Erythropoietin (Epo) is an essential hormone that binds and activates the Epo receptor (EpoR) resident on the surface of erythroid progenitor cells, thereby promoting erythropoiesis. Recombinant human erythropoietin has been used successfully for over 20 years to treat anemia in millions of patients. In addition to erythropoiesis, Epo has also been reported to have other effects, such as tissue protection and promotion of tumor cell growth or survival. This became of significant concern in 2003, when some clinical trials in cancer patients reported increased tumor progression and worse survival outcomes in patients treated with erythropoiesis-stimulating agents (ESAs). One of the potential mechanisms proffered to explain the observed safety issues was that functional EpoR was expressed in tumors and/or endothelial cells, and that ESAs directly stimulated tumor growth and/or antagonized tumor ablative therapies. Since then, numerous groups have performed further research evaluating this potential mechanism with conflicting data and conclusions. Here, we review the biology of endogenous Epo and EpoR expression and function in erythropoiesis, and evaluate the evidence pertaining to the expression of EpoR on normal nonhematopoietic and tumor cells.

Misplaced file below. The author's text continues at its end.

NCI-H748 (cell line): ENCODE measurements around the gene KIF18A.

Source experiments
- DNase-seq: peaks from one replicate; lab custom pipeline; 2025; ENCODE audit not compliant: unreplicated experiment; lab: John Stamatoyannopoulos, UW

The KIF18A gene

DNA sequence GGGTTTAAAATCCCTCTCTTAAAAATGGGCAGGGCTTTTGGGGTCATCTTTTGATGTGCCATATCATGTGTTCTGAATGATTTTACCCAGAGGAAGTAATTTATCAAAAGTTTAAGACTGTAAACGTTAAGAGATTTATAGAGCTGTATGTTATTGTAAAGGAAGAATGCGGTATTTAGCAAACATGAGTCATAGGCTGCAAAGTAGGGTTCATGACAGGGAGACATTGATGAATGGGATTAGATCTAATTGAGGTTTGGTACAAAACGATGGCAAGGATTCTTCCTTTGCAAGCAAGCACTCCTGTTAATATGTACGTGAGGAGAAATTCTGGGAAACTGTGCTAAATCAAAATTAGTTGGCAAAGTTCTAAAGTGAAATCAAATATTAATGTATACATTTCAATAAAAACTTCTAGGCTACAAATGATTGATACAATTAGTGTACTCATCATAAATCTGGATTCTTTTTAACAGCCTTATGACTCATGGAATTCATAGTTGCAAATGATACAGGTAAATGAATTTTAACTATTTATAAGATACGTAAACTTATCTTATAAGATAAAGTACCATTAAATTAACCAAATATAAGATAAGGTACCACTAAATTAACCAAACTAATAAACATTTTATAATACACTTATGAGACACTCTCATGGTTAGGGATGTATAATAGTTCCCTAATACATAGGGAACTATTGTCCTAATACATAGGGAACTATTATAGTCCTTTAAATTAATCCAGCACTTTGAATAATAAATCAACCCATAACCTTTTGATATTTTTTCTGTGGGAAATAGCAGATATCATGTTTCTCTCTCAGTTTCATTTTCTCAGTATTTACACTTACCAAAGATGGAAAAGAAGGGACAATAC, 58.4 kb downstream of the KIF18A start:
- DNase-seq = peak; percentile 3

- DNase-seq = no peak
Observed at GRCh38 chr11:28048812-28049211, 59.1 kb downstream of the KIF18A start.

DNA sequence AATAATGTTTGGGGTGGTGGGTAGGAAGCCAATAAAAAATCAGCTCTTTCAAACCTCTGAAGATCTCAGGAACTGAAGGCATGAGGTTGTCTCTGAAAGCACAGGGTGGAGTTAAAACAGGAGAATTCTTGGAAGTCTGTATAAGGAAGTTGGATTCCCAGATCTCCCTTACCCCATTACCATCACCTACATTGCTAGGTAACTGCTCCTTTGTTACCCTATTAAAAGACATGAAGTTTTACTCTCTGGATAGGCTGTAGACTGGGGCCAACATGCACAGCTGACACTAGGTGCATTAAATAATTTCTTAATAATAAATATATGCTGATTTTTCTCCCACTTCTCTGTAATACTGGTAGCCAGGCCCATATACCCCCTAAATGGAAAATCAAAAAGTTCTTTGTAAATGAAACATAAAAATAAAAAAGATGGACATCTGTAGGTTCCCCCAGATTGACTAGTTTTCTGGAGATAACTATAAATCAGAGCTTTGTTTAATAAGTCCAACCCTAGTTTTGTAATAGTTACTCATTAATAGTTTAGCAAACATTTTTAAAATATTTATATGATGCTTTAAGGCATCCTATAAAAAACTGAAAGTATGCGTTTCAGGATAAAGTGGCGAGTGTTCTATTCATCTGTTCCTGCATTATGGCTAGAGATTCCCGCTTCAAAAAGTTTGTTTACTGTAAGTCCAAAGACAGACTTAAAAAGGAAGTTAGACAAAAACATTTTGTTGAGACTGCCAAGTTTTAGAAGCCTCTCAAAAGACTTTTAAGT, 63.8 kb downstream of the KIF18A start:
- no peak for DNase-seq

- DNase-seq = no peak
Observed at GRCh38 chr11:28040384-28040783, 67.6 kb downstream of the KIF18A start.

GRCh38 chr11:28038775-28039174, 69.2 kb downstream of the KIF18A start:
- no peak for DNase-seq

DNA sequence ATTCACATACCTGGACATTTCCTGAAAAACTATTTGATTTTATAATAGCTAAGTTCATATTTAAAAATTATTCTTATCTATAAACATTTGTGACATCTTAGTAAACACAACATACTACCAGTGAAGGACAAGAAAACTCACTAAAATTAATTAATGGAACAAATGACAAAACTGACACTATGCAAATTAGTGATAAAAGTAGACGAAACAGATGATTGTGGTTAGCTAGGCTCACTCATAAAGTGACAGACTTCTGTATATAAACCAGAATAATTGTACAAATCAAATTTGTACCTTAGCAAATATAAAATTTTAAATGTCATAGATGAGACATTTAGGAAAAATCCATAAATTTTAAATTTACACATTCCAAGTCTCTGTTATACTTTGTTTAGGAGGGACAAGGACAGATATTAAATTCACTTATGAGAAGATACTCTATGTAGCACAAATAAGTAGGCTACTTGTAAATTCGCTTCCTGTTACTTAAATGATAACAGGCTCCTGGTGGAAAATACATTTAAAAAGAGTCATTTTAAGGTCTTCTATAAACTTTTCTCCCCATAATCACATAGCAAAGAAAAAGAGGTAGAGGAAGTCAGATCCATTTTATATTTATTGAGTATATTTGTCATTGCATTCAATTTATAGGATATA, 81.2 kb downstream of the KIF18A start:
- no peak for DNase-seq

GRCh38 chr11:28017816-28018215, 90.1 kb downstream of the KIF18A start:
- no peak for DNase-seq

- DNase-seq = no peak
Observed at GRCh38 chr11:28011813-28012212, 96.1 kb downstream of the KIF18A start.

Keywords: erythropoietin, erythropoietin receptor, tumor, anemia, angiogenesis